Pandora's Pill Bottle - 6

What Needs to be Done About Opioids?

Todd Neeley
By  Todd Neeley , DTN Environmental Editor
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Kaiser Family Foundation data shows prescription opioid overdose deaths leave no part of the country untouched. (Graphic courtesy of the Kaiser Family Foundation)

OMAHA (DTN) -- Rural areas face a rising opioid epidemic with scarce health services and doctors, a lack of internet connectivity, economic struggles and a stigma attached to addiction.

While a federal effort is underway on numerous fronts, rural areas search for their own solutions.

Cherokee Health Systems is a non-profit organization with 24 clinics in 13 counties in Tennessee. It provides primary care, behavioral health and addiction services to more than 70,000 people.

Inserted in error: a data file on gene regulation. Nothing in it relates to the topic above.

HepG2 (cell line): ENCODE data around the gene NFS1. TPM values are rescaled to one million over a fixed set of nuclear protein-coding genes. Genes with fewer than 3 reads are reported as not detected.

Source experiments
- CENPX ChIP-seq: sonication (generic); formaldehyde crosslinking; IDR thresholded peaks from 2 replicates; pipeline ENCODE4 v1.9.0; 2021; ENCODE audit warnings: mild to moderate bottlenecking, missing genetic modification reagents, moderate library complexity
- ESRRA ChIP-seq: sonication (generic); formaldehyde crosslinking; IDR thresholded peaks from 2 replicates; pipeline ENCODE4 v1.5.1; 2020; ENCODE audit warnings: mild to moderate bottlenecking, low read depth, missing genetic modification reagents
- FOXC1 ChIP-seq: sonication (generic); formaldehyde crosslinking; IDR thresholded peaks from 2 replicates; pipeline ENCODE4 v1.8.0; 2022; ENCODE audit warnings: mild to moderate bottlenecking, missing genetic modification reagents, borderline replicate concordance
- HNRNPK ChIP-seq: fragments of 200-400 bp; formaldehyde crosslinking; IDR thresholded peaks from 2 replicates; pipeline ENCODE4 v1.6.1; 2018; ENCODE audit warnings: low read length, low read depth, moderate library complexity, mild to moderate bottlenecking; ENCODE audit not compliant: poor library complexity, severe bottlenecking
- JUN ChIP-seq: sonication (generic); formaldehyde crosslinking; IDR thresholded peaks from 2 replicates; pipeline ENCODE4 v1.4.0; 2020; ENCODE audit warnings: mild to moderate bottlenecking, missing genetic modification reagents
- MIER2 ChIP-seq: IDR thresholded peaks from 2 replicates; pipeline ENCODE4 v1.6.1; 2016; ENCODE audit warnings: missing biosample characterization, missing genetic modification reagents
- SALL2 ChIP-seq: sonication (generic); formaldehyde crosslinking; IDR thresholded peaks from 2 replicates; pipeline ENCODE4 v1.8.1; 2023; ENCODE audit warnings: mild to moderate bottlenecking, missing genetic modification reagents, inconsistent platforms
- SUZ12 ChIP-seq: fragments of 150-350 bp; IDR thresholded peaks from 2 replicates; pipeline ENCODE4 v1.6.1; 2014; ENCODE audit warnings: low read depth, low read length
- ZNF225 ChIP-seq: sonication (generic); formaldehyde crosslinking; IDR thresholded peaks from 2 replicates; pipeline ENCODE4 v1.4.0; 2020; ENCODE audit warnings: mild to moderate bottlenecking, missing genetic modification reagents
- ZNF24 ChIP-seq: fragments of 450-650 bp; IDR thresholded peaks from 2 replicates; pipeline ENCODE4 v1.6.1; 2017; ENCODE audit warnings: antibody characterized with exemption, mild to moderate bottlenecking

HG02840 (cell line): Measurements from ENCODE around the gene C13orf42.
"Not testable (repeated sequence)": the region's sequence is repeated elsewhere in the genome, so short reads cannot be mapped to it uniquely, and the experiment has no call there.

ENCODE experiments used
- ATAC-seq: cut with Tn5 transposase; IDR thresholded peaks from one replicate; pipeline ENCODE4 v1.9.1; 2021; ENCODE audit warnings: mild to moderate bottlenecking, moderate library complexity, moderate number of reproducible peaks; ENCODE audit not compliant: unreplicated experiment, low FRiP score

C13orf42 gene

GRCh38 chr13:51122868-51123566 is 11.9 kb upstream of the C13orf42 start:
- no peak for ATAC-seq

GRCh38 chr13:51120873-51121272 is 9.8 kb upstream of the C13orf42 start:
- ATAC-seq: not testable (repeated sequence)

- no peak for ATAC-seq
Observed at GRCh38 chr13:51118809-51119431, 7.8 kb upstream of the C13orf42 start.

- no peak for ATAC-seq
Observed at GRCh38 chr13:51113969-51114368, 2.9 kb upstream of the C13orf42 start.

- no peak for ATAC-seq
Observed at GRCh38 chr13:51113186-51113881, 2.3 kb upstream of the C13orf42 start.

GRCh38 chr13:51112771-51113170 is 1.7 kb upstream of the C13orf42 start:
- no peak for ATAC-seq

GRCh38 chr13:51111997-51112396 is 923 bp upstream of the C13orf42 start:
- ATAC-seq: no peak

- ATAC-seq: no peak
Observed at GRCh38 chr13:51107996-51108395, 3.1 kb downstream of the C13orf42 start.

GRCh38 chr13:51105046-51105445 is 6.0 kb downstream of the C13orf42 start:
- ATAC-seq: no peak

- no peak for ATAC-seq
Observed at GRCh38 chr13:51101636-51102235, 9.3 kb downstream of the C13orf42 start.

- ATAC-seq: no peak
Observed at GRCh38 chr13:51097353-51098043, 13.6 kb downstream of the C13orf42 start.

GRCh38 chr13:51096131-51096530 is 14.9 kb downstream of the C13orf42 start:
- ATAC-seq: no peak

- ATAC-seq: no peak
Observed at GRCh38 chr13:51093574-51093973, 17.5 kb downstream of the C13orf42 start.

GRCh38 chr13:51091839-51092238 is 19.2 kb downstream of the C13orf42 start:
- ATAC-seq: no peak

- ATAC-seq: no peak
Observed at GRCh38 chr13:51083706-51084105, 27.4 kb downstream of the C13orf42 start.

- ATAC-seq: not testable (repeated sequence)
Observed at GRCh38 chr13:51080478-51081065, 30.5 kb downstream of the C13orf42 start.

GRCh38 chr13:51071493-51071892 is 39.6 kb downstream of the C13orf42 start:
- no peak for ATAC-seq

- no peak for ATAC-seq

Dr. Parinda Khatri, chief clinical officer of Cherokee Health Systems in Knoxville, Tennessee, said her clinic serves a large number of rural counties. Patients travel hundreds of miles through the mountains just for appointments.

"Scarcity of resources is the No. 1 problem," she said. "We have so many counties that we are the only service provider. Something as simple as transportation is huge. Our patients cannot afford to leave the farm for nine hours a week."

DTN is running this special series to take a closer look at the impact of opioid addiction on rural America, how it became such a big problem, and what is being done about opioids.


To be more efficient with time, Cherokee Health Systems schedules patients with multiple doctors on single visits. Through telemedicine, middle-schoolers access care at school where internet is available, without parents having to take time off work.

Telemedicine has been used for about 20 years, but a lack of broadband access limits its usefulness in treating opioid use disorder, Khatri said.

"In D.C., jaws drop when I tell them some areas have zero internet," she said.

Treating opioid addiction requires more than just counseling from a distance.